Education

The federal government is suing a for-profit college chain in Idaho and Utah because prosecutors say the school illegally recruited students.

U.S. Attorney Wendy Olson announced the False Claims Act lawsuit against Stevens-Henager College Inc. and its owner, The Center for Excellence in Higher Education, on Thursday.

The federal government just released its latest national test scores for high school seniors and it’s not good news. A significant number of graduates are below standard for math and reading.

Courtesy John Eynon

John Eynon’s career path has taken several abrupt turns — from teaching music to serving as a U.S. Navy commander to working for major textbook publishers and back.

The Cottonwood high school teacher is planning his retirement from the classroom, while contemplating another career change. He is one of four Republicans seeking to succeed state schools superintendent Tom Luna.

Randy Jensen
Idaho Ed News

In this town of less than 4,500 people, Randy Jensen has taken 3,000 students to lunch.

Anyone who has played Little League baseball in the past 25 years has shared the field with Coach Jensen.

One of four Republicans vying for state superintendent of public instruction, Jensen hopes to bring the same small-town approach to statewide office.

“I’m really big on relationships – in small towns you’re able to build a lot of relationships with a lot of people,” he said. “In a small town, you can make a big difference.”

Courtesy Sherri Ybarra

Sherri Ybarra is a career educator and accomplished student. And that’s about all she likes to reveal publicly.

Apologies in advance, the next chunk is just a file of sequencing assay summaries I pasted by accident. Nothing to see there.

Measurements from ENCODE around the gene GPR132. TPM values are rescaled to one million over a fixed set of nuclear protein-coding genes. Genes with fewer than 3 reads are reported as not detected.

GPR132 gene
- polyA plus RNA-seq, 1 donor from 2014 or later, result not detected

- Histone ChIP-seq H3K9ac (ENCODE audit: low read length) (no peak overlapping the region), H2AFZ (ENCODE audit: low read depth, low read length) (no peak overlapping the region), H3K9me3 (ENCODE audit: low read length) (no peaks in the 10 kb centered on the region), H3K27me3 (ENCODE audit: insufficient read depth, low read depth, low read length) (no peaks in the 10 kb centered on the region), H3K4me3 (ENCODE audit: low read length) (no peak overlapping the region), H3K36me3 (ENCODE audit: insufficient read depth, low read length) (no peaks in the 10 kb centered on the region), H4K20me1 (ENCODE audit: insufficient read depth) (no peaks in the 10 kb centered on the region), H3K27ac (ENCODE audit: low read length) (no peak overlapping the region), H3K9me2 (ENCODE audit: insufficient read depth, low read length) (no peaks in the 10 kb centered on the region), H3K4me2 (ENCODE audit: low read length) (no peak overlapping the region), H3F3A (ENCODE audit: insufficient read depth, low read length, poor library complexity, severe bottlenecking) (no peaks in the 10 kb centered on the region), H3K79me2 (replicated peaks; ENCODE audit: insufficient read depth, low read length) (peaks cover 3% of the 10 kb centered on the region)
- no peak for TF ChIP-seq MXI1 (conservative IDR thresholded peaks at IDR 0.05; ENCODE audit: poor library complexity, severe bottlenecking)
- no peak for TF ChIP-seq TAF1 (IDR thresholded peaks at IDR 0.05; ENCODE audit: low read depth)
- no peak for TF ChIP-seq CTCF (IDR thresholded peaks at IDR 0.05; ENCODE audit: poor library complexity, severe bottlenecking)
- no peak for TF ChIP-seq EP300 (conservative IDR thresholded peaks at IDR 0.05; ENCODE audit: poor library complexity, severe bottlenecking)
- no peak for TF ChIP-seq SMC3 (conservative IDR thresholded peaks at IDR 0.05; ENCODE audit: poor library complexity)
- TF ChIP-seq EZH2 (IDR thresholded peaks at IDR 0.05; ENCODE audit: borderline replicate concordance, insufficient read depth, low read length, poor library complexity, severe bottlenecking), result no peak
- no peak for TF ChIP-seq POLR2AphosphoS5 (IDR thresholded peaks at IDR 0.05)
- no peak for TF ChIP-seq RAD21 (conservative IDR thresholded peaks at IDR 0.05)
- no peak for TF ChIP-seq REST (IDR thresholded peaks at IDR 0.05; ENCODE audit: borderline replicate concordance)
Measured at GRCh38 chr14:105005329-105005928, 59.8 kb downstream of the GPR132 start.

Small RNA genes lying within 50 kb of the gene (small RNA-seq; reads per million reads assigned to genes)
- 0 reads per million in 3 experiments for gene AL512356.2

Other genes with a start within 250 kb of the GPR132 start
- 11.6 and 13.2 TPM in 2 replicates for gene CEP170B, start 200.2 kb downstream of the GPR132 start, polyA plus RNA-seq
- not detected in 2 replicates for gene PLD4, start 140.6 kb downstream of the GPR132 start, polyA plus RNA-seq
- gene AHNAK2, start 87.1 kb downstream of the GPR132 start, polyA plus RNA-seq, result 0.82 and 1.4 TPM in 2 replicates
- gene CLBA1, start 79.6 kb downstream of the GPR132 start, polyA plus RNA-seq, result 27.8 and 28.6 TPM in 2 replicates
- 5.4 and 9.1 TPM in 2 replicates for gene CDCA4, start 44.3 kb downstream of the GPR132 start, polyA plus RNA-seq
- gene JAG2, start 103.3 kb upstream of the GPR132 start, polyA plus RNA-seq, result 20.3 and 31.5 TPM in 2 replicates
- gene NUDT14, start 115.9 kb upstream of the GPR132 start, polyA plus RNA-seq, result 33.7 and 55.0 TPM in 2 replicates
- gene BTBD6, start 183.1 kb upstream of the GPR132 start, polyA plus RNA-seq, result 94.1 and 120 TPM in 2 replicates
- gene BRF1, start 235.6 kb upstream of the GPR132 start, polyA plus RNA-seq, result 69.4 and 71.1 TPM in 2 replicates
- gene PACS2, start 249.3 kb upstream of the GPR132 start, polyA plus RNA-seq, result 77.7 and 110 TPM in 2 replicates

The Republican candidate for state superintendent of public instruction prefers to keep her personal life out the papers and keep the questions and answers focused on Idaho education.

“I’d rather not say,” Ybarra said repeatedly during a recent interview at a Mountain Home coffee shop. She denied a request to be interviewed at her home or her Mountain Home School District office.

Courtesy Andy Grover

Andy Grover has been preparing for this moment all of his adult life.

The Republican candidate for state superintendent of public instruction has accomplished his checklist of tasks to place him where he is today — campaigning to oversee K-12 education in Idaho.

“I’ve always wanted to run,” Grover said. “I don’t do anything that’s not planned. We have a direction we’re going and we know why we’re doing it.”

Steve Swanson / NASA

Tuesday morning, Boise State University students will speak with astronauts aboard the International Space Station. They’ll get to ask the crew 20 questions. It’s all part of BSU’s Space Symposium.

All semester, BSU Space Broncos have been engaging with NASA, chatting online and taking part in the space agency’s research and programs. That work is culminating with a live chat with NASA astronauts Steve Swanson and Rick Mastracchio.

Maryland Gov Pics / Flickr Creative Commons

Students in Meridian will have a chance to get a free copy of Sherman Alexie's book "The Absolutely True Diary of a Part-Time Indian" after the school board voted to remove the novel from its curriculum.

Two women in Washington have raised enough money to send 350 copies of a controversial book by Sherman Alexie to students in Meridian, Idaho.

Classroom
Malate269 / Wikimedia Commons

The Idaho State Board of Education has approved tuition increases.

The board on Wednesday approved an increase of 4 percent at the University of Idaho and Boise State University.

Idaho State University will see a 3.5 percent increase and Lewis-Clark State College a 2 percent increase.

The increases mean full-time students at the University of Idaho will pay $6,784 a year and Boise State students will pay $6,640.

Idaho State University tuition rises to $6,566, while tuition at Lewis-Clark State College jumps to $5,900.

facebook.com/BYUID

Leaders at many of Idaho’s colleges and universities would argue their schools don’t get the credit they deserve. But the most underrated is Mormon Church-owned Brigham Young University-Idaho, at least according to the news website Business Insider.

Trustees at the Meridian School District in southwest Idaho have voted to remove an award winning novel from the school's curriculum after some parents complained.